Autoantigen Discovery in Scleroderma Subsets: Possible Targeting of the Neural Crest in Patients with Severe Gastrointestinal Disease

Livia Casciola-Rosen, PhD
Zsuzsanna McMahan, MD, MHS
Johns Hopkins University School of Medicine

Project Summary:

Scleroderma is a systemic autoimmune disease that is characterized by inflammation, scarring of the skin, damage to internal organs, and an immune response to specific cellular proteins. Patients with scleroderma have several characteristic features, including gastrointestinal failure, loss of pigment in the skin, and disfigurement of the face that are common among scleroderma patients, but not patients with other autoimmune connective tissue diseases. These unique characteristics may provide insight into the biology of the disease.

Interestingly, each of these tissues — the cells in the gastrointestinal tract responsible for motility, pigmentary cells of the skin, and craniofacial cartilage — are derived from a distinct lineage of stem cells known as the neural crest. Casciola-Rosen and McMahan hypothesize that cells derived from this lineage are specifically targeted by the autoimmune response in scleroderma, and that autoantibodies generated against such targets may be biomarkers of gastrointestinal complications in scleroderma.

Research Update:

Dr. McMahan identified a cohort of 20 carefully phenotyped scleroderma patients with severe gastrointestinal disease. Dr. Casciola-Rosen’s team then employed a newly developed technique, phage-immunoprecipitation sequencing, to look for new autoantibodies in sera from these patients. This technique allowed the researchers to identify several novel autoantibodies that were previously unrecognized in these patients. After validation, the team prioritized several of the antibodies that have not previously been linked to scleroderma patients with severe GI disease. The team plans to pursue further studies to define the specificity of these autoantibodies for the severe GI patient subset. Ultimately, the team will work to evaluate the role of these antibodies in the diagnostic and clinical risk stratification of patients.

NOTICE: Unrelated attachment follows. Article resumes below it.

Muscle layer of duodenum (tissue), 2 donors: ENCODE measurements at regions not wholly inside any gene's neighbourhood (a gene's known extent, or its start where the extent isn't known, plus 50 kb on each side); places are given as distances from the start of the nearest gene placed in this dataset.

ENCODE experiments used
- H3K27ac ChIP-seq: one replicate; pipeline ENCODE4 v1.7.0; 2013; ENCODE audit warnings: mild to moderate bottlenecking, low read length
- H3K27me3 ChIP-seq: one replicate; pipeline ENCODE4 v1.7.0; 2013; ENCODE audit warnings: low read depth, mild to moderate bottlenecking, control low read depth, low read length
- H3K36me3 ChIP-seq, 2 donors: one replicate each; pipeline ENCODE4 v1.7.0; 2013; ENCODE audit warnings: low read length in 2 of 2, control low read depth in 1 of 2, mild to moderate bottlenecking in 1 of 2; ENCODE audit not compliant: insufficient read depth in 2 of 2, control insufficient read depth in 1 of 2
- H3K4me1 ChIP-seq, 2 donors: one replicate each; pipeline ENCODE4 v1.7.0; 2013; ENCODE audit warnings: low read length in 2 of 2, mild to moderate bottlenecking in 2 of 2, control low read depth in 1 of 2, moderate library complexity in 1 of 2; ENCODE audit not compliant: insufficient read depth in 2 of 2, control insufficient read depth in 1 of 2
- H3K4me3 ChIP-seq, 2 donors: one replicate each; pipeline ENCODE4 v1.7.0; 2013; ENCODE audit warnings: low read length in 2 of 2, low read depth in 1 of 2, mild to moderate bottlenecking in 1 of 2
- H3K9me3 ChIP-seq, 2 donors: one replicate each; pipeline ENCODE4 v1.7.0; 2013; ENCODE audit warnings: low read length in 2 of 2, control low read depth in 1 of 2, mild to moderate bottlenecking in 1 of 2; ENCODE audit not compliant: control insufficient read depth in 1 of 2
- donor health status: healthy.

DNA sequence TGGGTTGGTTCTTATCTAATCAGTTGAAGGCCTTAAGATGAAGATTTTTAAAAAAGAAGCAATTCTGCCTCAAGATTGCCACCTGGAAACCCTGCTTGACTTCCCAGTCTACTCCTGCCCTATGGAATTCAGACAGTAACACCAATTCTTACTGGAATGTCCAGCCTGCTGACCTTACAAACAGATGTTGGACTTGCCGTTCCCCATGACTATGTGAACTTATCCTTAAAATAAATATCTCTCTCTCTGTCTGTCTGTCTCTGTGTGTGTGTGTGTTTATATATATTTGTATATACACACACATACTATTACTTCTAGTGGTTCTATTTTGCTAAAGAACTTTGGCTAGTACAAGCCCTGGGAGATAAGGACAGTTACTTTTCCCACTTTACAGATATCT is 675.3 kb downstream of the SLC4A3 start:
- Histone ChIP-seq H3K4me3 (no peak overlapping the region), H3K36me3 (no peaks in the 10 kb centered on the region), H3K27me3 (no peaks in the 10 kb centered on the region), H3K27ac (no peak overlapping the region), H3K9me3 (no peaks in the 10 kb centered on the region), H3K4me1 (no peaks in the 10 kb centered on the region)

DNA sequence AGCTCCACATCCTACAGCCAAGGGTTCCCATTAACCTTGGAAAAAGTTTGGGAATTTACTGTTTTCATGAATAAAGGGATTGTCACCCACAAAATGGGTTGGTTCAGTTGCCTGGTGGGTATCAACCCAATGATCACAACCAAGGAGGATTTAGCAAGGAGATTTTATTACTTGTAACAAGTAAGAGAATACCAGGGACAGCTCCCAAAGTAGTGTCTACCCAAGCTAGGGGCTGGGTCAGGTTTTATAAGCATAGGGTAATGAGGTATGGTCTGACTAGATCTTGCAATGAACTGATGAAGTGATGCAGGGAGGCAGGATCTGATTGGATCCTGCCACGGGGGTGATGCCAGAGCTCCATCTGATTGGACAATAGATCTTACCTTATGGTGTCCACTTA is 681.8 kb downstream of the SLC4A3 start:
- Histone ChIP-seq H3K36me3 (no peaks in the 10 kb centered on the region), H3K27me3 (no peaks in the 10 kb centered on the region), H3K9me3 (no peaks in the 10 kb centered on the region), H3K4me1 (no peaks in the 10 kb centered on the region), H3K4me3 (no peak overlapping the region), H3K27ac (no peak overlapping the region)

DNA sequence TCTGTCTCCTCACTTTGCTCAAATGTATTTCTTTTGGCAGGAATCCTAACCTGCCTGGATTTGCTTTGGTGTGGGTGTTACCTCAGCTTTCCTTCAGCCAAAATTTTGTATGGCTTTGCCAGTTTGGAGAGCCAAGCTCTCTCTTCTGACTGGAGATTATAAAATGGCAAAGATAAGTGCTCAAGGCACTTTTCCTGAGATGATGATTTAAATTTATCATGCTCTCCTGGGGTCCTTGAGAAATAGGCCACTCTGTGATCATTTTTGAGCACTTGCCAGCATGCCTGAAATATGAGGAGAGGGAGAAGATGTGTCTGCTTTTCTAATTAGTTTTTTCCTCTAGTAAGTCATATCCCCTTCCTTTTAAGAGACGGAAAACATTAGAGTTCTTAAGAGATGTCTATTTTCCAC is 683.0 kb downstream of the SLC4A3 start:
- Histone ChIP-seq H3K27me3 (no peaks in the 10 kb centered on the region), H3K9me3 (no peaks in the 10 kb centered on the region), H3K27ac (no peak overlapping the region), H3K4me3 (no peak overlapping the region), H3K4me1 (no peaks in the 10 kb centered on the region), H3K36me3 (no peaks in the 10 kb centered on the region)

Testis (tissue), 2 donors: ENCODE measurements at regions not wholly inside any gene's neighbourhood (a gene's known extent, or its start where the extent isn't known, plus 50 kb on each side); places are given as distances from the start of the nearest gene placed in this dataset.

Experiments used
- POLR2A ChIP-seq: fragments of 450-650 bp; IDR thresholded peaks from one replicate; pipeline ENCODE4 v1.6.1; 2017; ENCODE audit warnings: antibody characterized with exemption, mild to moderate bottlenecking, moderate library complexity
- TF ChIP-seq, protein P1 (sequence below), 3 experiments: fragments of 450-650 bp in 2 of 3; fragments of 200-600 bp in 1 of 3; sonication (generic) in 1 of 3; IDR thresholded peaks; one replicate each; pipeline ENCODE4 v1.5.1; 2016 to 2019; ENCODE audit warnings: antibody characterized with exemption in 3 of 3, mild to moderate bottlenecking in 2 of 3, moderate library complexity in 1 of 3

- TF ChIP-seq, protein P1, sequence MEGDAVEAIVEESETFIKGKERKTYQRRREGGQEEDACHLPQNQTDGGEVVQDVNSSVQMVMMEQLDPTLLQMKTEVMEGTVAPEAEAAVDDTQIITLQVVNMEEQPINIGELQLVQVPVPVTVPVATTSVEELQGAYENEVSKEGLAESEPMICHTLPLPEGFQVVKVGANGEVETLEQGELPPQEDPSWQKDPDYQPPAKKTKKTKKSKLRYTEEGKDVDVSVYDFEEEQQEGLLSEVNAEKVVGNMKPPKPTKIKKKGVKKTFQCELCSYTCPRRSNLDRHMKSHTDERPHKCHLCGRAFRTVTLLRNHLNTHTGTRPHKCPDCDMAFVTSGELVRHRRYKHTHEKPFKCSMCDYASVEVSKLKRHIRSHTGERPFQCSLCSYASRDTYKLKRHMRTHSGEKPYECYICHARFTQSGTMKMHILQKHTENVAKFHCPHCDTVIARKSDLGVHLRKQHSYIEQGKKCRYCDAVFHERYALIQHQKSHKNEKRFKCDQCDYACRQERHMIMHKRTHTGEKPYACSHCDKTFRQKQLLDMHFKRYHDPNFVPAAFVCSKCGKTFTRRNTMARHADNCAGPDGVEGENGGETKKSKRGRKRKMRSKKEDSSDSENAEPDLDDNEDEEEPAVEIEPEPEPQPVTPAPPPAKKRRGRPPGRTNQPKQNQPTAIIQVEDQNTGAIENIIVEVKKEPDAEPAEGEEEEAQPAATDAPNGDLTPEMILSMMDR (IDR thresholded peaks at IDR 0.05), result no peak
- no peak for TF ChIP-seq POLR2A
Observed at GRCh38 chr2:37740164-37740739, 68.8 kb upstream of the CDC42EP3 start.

Dr. Casciola-Rosen on Why Research Matters:

“Research is critical in diseases like scleroderma because the currently utilized therapies are inadequate in the prevention of disability and life-threatening complications, and existing therapies currently aimed at broadly suppressing the immune response have a high risk profile and contribute further to the development of clinical complications. Biomarkers that predict disease course, or that can be used to stratify response to therapy or readout treatment effectiveness, are critical. In addition, research aimed at understanding disease subsets and pathogenesis will provide data which will inform future studies related to the biology of the disease.” 

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